Halfway through June, still no GOP health bill in Senate

Republican Senators left Washington, D.C. on Thursday in much the same position that they have been in for over a month, saying that they are making progress on a bill to overhaul the Obama health law, but seemingly not ready to unveil the details, or predict when a vote might happen, as Democrats pressed the GOP to reveal the fine print of their Senate bill.

"I don't know of anyone who has seen a copy of this bill," said Sen. Ben Cardin (D-MD), as Democrats did all they could to press Republicans and top members of the Trump Administration for specifics.

"You have not seen it? You haven't seen it either?" Sen. Dick Durbin (D-IL) said at a Senate hearing to HHS Secretary Tom Price.

"My staff has provided some technical assistance to individuals, but I haven't seen it," Price said of the Senate bill.

In the hallways of the Senate this week, there continues to be a lot of talk about specifics on health policy that GOP Senators are reviewing, but so far no draft has been released; with the month half gone, some are wondering if that will slip into July.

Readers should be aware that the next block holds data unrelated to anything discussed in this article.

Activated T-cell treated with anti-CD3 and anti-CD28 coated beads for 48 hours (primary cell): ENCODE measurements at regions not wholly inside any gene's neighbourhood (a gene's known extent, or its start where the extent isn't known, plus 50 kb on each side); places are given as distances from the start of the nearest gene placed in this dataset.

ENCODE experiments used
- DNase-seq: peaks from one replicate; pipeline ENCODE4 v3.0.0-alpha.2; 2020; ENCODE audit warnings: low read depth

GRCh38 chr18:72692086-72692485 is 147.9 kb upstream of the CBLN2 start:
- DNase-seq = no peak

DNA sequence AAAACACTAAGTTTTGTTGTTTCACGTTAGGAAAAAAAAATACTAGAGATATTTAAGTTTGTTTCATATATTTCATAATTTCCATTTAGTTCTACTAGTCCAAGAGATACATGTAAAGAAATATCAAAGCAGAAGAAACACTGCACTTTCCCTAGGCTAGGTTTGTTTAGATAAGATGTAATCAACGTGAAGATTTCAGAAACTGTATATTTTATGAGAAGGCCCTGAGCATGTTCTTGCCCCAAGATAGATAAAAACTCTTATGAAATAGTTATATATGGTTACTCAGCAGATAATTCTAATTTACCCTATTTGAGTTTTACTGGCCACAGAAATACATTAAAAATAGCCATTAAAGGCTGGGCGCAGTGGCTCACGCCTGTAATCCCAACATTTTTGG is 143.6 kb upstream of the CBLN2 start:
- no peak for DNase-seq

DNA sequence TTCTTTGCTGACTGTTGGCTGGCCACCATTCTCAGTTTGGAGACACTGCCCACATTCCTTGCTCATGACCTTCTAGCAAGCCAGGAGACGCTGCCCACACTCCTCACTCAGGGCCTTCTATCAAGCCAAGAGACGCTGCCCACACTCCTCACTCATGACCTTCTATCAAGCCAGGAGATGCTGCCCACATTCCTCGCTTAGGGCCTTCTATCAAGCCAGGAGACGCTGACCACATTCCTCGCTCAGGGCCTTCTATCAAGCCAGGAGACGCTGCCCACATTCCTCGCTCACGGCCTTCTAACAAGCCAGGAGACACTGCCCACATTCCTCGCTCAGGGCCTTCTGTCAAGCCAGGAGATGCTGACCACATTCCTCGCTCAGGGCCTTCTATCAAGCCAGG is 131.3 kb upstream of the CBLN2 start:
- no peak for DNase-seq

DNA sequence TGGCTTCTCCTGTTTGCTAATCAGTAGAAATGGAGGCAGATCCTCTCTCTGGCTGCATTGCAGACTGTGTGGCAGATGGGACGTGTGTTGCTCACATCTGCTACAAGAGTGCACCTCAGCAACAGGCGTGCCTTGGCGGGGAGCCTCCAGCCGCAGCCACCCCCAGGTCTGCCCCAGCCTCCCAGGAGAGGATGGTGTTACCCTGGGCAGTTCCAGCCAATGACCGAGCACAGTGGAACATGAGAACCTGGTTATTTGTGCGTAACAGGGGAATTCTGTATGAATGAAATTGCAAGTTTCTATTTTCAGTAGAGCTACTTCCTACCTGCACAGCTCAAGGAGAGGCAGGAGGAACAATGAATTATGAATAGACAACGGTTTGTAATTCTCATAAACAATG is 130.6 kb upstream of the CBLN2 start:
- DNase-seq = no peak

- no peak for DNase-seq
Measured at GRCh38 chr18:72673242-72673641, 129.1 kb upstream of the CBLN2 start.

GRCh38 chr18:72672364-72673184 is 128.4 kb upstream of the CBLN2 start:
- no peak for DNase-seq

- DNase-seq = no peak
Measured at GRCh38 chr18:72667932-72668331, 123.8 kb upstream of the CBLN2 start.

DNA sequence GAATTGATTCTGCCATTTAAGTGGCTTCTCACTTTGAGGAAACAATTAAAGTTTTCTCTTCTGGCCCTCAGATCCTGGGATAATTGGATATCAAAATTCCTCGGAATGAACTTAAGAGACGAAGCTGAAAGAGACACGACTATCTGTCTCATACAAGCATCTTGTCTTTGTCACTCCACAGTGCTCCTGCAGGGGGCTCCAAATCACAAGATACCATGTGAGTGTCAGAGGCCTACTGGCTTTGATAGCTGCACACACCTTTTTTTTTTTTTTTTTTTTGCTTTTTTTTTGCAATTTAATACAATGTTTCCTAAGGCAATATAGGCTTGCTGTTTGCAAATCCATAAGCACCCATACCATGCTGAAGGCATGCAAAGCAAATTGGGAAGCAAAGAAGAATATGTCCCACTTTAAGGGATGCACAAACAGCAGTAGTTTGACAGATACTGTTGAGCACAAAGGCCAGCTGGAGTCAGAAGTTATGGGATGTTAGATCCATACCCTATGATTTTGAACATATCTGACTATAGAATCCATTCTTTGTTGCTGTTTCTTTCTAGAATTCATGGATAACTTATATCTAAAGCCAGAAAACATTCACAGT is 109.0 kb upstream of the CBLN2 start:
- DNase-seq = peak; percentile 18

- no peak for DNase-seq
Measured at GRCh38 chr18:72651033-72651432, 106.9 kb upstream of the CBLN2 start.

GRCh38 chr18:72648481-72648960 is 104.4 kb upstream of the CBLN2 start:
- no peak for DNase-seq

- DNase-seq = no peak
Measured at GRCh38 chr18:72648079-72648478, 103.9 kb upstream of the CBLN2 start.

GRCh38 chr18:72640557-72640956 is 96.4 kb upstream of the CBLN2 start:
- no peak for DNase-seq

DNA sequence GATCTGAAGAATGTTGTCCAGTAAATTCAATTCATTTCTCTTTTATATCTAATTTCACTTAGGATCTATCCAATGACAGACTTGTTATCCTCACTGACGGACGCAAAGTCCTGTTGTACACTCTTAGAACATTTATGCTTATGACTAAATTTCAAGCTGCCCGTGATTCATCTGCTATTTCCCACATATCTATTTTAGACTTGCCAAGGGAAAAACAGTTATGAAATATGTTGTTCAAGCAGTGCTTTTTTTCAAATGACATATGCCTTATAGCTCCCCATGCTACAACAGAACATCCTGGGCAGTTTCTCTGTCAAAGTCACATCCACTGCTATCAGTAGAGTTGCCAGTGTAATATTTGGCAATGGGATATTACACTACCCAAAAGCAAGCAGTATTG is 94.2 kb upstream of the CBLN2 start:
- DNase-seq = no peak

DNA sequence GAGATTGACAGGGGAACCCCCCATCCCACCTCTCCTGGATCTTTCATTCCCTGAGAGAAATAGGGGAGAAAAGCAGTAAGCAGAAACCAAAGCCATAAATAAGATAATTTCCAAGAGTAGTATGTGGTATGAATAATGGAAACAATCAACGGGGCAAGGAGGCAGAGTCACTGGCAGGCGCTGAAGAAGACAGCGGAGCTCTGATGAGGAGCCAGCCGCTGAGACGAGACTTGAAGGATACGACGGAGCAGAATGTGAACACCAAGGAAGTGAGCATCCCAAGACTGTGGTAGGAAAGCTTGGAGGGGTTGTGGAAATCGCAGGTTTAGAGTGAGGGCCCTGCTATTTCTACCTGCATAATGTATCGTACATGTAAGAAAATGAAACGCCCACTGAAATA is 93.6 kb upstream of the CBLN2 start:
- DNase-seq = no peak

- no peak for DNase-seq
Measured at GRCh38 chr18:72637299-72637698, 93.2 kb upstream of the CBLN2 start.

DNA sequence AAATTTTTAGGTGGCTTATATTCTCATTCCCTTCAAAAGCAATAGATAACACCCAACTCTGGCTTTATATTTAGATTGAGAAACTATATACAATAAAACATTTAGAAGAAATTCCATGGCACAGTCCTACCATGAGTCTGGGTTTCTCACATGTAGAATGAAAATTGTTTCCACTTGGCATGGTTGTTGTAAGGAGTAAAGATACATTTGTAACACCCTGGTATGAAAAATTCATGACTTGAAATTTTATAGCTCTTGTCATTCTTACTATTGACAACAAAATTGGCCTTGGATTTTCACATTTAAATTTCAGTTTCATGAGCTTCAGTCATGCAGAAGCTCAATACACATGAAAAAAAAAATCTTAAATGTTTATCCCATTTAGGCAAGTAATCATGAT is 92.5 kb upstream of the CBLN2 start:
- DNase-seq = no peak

Even as they try to work out the details, Republicans say they are not backing off their plan to make major changes.

"The Obamacare status quo is unsustainable and unacceptable," said Sen. John Thune (R-SD) in a speech on the Senate floor, as he said the House-passed bill was a "good start."

But that was undermined a bit earlier in the week during a meeting between a group of GOP Senators and President Donald Trump at the White House, as multiple news reports said the President had characterized the House bill as "mean."

"Do you agree that the house Trumpcare bill is 'mean?'" asked Sen. Patty Murray (D-WA) of Secretary Price.

"Yes or no answer," Murray said to Price.

"It's not a yes or no answer," he replied.

As GOP Senators left yet another health care meeting on Thursday, there were no predictions of an imminent deal - "not there yet" was what Sen. Ted Cruz (R-TX) told reporters, as he wouldn't speculate on when a bill would emerge.

As I have written for weeks, the clock is ticking on the GOP - the Senate is scheduled to work the next two weeks, then take a week off for July Fourth - Senators would then work three more weeks, and then be off from the end of July until after Labor Day.

Some still wonder if Republicans will pull a rabbit out of their hat, and get something done by the end of the month.

At least in public, they aren't showing their cards as of yet.

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